Citizen Science: Turtles

Submitted by Environment Services

Posted on Thursday, June 7, 2018


You may have recently noticed a lot more turtle activity along our roadways and this is because it is now turtle nesting season in our area.

This brings turtles out of the water and onto land in search of the perfect nesting spot, also making it more likely that someone will encounter them on any given day.

Just like with birds and other wildlife, there are citizen science programs in place that allow for everyone to contribute to our knowledge of turtle population sizes and distribution.

General sightings of turtles can be submitted to the Ontario Turtle Tally, which is the primary citizen-based turtle program in Ontario.

The Ontario Turtle Tally’s purpose is to collect, record, and store location and species information on Ontario’s turtles.

Signing up for the Turtle Tally will even get you a free package of resources including a turtle poster, laminated ID guide and much more, and the project welcomes anyone regardless of their relevant knowledge or skills.

All data collected by the Ontario Turtle Tally will help researchers track turtle populations, focus conservation efforts and protect Species at Risk turtles.

Data can also be submitted through the Ontario Reptile and Amphibian Atlas App, which can be installed on your phone and automatically uploads your location and any photos of your sighting.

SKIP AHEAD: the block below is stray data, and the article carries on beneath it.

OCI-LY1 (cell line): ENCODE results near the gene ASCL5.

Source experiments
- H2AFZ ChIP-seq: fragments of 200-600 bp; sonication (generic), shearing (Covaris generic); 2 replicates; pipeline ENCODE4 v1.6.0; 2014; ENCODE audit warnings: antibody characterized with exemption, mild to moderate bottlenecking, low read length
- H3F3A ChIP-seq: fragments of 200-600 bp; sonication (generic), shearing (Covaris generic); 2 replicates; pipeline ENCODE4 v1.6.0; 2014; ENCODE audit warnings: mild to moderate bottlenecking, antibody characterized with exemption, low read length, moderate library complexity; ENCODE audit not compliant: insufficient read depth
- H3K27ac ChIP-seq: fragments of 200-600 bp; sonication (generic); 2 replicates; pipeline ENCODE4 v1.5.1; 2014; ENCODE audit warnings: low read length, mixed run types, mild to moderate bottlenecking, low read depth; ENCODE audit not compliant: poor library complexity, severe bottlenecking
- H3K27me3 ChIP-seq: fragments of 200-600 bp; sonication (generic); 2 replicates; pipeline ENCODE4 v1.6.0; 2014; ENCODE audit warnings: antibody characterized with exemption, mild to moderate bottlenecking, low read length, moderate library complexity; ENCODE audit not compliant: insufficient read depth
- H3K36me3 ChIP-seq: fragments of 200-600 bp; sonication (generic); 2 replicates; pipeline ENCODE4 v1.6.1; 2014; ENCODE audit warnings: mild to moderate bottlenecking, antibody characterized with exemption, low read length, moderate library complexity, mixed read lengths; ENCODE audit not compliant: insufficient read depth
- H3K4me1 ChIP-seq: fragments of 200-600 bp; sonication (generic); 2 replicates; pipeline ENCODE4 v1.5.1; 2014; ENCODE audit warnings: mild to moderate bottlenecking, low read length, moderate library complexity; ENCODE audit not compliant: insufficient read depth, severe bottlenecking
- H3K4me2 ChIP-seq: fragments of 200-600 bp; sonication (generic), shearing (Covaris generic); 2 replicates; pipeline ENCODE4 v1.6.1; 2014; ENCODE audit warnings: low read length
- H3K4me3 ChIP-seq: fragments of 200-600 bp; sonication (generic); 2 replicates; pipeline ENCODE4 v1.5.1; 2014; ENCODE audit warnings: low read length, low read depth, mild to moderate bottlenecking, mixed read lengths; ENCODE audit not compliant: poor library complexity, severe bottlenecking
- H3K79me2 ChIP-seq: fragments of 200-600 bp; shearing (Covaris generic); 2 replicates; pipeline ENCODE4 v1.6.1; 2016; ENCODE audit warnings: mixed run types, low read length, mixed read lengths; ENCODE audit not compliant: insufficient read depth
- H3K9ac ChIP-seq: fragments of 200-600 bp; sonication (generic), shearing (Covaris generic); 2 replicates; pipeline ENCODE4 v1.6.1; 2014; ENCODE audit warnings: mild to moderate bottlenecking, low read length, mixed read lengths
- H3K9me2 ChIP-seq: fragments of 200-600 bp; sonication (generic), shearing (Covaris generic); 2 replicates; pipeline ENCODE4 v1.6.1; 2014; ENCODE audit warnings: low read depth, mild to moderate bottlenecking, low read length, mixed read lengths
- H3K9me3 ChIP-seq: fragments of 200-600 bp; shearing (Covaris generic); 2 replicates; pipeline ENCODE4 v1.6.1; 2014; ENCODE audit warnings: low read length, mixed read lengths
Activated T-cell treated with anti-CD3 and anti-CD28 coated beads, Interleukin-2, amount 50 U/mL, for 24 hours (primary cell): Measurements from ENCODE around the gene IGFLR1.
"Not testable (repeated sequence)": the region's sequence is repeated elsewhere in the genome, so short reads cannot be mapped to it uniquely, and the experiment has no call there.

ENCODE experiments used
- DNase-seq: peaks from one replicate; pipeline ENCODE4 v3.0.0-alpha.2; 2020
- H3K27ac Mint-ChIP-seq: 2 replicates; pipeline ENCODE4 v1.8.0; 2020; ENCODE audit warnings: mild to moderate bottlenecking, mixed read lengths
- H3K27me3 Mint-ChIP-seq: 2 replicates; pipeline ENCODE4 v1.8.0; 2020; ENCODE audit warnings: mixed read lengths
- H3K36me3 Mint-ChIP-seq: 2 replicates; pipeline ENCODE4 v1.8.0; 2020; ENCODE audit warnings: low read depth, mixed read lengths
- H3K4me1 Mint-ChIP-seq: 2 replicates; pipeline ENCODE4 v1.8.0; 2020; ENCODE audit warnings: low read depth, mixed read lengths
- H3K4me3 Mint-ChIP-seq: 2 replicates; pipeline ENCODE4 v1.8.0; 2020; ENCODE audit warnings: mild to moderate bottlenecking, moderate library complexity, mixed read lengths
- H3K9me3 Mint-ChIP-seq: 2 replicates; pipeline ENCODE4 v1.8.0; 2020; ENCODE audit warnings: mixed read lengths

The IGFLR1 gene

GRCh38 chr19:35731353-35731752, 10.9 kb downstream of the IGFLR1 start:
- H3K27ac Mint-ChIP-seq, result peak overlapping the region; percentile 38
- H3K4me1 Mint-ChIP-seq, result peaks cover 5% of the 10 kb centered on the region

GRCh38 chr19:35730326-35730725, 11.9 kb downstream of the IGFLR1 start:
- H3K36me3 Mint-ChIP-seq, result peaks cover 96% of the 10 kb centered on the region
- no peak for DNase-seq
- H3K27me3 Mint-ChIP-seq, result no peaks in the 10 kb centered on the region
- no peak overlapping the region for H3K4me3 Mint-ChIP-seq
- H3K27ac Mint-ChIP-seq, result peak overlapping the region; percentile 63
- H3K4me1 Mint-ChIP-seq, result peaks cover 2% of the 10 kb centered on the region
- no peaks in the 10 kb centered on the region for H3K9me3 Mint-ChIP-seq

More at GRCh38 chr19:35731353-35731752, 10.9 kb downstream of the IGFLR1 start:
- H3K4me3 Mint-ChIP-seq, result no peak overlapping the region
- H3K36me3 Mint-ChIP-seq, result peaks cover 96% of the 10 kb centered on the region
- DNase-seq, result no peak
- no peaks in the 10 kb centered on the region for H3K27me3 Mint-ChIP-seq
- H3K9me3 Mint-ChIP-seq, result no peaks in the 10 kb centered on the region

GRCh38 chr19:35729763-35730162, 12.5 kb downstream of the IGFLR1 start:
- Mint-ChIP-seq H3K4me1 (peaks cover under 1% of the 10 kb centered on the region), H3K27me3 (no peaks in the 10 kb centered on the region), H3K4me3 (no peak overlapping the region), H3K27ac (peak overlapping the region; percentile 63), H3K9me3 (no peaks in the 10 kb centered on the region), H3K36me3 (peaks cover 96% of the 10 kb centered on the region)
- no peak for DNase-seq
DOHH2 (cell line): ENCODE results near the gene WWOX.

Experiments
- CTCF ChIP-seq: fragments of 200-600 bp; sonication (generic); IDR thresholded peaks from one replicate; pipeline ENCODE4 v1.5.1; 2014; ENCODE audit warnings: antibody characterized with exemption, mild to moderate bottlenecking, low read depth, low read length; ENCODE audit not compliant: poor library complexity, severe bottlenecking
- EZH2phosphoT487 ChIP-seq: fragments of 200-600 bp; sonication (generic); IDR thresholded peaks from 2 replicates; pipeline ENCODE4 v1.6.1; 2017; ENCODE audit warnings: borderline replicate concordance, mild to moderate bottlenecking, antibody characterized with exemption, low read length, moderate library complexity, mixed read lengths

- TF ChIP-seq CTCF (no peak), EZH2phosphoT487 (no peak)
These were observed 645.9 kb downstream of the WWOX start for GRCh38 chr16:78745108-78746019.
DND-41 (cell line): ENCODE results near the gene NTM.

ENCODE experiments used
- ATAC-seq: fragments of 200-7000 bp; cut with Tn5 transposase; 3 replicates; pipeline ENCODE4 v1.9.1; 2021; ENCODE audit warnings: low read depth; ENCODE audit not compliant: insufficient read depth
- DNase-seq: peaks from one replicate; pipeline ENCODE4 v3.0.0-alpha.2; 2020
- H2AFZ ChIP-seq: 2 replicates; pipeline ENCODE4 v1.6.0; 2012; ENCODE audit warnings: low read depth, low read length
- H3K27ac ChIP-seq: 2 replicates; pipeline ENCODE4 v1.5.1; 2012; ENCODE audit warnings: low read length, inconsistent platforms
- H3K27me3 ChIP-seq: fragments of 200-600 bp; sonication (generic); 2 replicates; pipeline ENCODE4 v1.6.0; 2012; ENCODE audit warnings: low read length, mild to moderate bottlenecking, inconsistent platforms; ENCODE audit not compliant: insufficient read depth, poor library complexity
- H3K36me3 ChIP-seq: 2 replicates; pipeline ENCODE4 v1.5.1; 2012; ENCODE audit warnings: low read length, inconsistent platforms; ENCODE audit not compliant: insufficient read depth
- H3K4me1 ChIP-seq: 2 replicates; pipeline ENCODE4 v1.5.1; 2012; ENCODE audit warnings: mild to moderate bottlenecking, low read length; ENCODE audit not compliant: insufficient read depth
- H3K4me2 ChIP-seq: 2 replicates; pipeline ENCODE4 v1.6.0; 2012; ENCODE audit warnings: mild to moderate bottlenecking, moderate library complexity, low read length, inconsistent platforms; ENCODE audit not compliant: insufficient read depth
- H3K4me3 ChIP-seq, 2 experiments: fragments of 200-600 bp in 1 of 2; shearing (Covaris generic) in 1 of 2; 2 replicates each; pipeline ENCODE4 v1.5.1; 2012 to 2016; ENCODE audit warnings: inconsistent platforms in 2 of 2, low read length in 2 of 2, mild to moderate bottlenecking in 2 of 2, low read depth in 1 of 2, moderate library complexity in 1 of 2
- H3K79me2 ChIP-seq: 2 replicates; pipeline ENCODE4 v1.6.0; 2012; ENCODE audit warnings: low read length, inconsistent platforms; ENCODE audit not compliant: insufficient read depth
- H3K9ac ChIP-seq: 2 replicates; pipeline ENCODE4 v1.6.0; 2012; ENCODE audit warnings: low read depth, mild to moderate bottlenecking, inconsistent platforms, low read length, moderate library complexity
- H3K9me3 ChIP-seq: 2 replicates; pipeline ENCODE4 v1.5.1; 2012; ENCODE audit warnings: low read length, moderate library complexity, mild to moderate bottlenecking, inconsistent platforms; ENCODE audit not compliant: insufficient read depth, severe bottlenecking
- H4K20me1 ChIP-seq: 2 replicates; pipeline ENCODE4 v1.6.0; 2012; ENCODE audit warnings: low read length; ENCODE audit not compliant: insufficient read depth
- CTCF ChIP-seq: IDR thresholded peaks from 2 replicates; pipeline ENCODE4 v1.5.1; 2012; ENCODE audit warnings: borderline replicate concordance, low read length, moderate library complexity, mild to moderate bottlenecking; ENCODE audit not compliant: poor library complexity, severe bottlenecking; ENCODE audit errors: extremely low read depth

In addition to reporting your sightings, you can help with turtle conservation by moving a turtle off of a road, though this should only be done if it is safe to do so for both you and other traffic on the road.

When assisting a turtle off a road, remember to always move the turtle in the direction it was travelling. If not, if will likely be back on the road in no time trying to get where it wants to go.

To move a snapping turtle, use what you have (car mat, towel, blanket, stick, or shovel) to carefully and gently carry or drag the turtle across the road. Make sure to keep the turtle close to the ground to avoid dropping it, keep clear of the head to avoid defensive behaviour (snapping), and never lift it by the tail as you may cause more harm than good.

Whatever the turtle, do not disturb it anymore than is necessary to get them to a safer location.

More information can be found at both http://www.torontozoo.com/AdoptAPond/ and http://www.ontarionature.org